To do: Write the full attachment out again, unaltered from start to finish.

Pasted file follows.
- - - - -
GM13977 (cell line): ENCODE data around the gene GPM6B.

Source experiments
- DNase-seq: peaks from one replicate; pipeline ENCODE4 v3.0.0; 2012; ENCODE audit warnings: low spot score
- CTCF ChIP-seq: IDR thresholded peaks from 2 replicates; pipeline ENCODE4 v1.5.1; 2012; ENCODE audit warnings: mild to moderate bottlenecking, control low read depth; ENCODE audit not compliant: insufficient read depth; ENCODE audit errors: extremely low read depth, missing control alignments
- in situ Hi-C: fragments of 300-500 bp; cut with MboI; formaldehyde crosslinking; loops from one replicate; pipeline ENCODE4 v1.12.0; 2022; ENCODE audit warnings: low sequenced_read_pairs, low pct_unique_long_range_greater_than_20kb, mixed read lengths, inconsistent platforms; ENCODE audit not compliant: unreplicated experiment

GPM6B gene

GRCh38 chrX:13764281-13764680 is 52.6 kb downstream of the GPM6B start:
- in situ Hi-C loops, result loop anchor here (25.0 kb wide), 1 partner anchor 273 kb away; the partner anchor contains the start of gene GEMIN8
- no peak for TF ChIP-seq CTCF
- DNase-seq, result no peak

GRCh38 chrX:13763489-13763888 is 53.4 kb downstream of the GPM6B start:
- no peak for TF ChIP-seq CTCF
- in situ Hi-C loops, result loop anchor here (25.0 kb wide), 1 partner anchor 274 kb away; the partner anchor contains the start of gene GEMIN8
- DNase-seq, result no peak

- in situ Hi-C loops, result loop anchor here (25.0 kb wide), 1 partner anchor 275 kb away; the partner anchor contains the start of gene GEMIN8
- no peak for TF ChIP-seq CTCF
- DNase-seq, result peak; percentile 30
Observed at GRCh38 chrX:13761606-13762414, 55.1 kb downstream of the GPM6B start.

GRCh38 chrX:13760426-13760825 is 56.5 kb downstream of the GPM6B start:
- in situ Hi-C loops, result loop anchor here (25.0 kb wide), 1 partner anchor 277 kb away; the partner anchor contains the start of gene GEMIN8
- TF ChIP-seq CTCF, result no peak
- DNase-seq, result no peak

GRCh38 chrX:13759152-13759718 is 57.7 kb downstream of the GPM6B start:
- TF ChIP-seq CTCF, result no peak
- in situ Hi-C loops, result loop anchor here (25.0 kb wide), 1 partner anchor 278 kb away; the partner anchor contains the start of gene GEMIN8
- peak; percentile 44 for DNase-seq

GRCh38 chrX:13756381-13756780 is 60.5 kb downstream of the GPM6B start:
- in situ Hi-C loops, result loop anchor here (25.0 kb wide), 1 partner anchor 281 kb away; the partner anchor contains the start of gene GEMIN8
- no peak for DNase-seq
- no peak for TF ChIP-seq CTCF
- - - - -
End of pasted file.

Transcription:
GM13977 (cell line): ENCODE data around the gene GPM6B.

Source experiments
- DNase-seq: peaks from one replicate; pipeline ENCODE4 v3.0.0; 2012; ENCODE audit warnings: low spot score
- CTCF ChIP-seq: IDR thresholded peaks from 2 replicates; pipeline ENCODE4 v1.5.1; 2012; ENCODE audit warnings: mild to moderate bottlenecking, control low read depth; ENCODE audit not compliant: insufficient read depth; ENCODE audit errors: extremely low read depth, missing control alignments
- in situ Hi-C: fragments of 300-500 bp; cut with MboI; formaldehyde crosslinking; loops from one replicate; pipeline ENCODE4 v1.12.0; 2022; ENCODE audit warnings: low sequenced_read_pairs, low pct_unique_long_range_greater_than_20kb, mixed read lengths, inconsistent platforms; ENCODE audit not compliant: unreplicated experiment

GPM6B gene

GRCh38 chrX:13764281-13764680 is 52.6 kb downstream of the GPM6B start:
- in situ Hi-C loops, result loop anchor here (25.0 kb wide), 1 partner anchor 273 kb away; the partner anchor contains the start of gene GEMIN8
- no peak for TF ChIP-seq CTCF
- DNase-seq, result no peak

GRCh38 chrX:13763489-13763888 is 53.4 kb downstream of the GPM6B start:
- no peak for TF ChIP-seq CTCF
- in situ Hi-C loops, result loop anchor here (25.0 kb wide), 1 partner anchor 274 kb away; the partner anchor contains the start of gene GEMIN8
- DNase-seq, result no peak

- in situ Hi-C loops, result loop anchor here (25.0 kb wide), 1 partner anchor 275 kb away; the partner anchor contains the start of gene GEMIN8
- no peak for TF ChIP-seq CTCF
- DNase-seq, result peak; percentile 30
Observed at GRCh38 chrX:13761606-13762414, 55.1 kb downstream of the GPM6B start.

GRCh38 chrX:13760426-13760825 is 56.5 kb downstream of the GPM6B start:
- in situ Hi-C loops, result loop anchor here (25.0 kb wide), 1 partner anchor 277 kb away; the partner anchor contains the start of gene GEMIN8
- TF ChIP-seq CTCF, result no peak
- DNase-seq, result no peak

GRCh38 chrX:13759152-13759718 is 57.7 kb downstream of the GPM6B start:
- TF ChIP-seq CTCF, result no peak
- in situ Hi-C loops, result loop anchor here (25.0 kb wide), 1 partner anchor 278 kb away; the partner anchor contains the start of gene GEMIN8
- peak; percentile 44 for DNase-seq

GRCh38 chrX:13756381-13756780 is 60.5 kb downstream of the GPM6B start:
- in situ Hi-C loops, result loop anchor here (25.0 kb wide), 1 partner anchor 281 kb away; the partner anchor contains the start of gene GEMIN8
- no peak for DNase-seq
- no peak for TF ChIP-seq CTCF